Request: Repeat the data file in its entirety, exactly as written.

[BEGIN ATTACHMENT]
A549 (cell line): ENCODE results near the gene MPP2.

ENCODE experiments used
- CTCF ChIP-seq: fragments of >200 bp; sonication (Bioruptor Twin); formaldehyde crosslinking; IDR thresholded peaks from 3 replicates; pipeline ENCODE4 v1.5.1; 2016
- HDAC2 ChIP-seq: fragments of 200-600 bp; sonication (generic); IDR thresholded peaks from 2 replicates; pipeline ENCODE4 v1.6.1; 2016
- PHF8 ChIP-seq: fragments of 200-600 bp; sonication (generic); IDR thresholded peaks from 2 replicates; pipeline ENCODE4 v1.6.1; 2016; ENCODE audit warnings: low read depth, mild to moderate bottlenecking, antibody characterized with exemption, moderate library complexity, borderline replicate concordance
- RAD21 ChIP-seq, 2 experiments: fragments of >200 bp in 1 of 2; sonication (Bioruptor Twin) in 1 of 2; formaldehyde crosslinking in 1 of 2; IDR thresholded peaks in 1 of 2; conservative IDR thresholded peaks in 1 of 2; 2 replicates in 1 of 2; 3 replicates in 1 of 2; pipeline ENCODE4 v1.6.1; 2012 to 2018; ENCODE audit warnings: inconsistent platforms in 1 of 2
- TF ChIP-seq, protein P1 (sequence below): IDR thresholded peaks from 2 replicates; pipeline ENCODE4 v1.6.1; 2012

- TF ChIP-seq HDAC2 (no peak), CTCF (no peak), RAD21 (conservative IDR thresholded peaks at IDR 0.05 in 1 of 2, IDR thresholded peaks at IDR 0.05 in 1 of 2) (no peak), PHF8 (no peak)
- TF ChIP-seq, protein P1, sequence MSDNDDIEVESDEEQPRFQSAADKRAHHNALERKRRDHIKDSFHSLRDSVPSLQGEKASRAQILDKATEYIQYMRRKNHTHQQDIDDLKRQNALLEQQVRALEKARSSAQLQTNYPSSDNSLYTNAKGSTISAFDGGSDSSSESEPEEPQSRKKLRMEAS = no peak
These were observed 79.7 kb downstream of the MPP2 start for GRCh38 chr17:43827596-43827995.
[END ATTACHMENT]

A549 (cell line): ENCODE results near the gene MPP2.

ENCODE experiments used
- CTCF ChIP-seq: fragments of >200 bp; sonication (Bioruptor Twin); formaldehyde crosslinking; IDR thresholded peaks from 3 replicates; pipeline ENCODE4 v1.5.1; 2016
- HDAC2 ChIP-seq: fragments of 200-600 bp; sonication (generic); IDR thresholded peaks from 2 replicates; pipeline ENCODE4 v1.6.1; 2016
- PHF8 ChIP-seq: fragments of 200-600 bp; sonication (generic); IDR thresholded peaks from 2 replicates; pipeline ENCODE4 v1.6.1; 2016; ENCODE audit warnings: low read depth, mild to moderate bottlenecking, antibody characterized with exemption, moderate library complexity, borderline replicate concordance
- RAD21 ChIP-seq, 2 experiments: fragments of >200 bp in 1 of 2; sonication (Bioruptor Twin) in 1 of 2; formaldehyde crosslinking in 1 of 2; IDR thresholded peaks in 1 of 2; conservative IDR thresholded peaks in 1 of 2; 2 replicates in 1 of 2; 3 replicates in 1 of 2; pipeline ENCODE4 v1.6.1; 2012 to 2018; ENCODE audit warnings: inconsistent platforms in 1 of 2
- TF ChIP-seq, protein P1 (sequence below): IDR thresholded peaks from 2 replicates; pipeline ENCODE4 v1.6.1; 2012

- TF ChIP-seq HDAC2 (no peak), CTCF (no peak), RAD21 (conservative IDR thresholded peaks at IDR 0.05 in 1 of 2, IDR thresholded peaks at IDR 0.05 in 1 of 2) (no peak), PHF8 (no peak)
- TF ChIP-seq, protein P1, sequence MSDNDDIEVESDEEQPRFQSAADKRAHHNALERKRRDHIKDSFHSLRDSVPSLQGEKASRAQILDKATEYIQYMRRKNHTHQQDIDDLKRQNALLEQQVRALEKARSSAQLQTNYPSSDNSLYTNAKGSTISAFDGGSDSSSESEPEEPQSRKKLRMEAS = no peak
These were observed 79.7 kb downstream of the MPP2 start for GRCh38 chr17:43827596-43827995.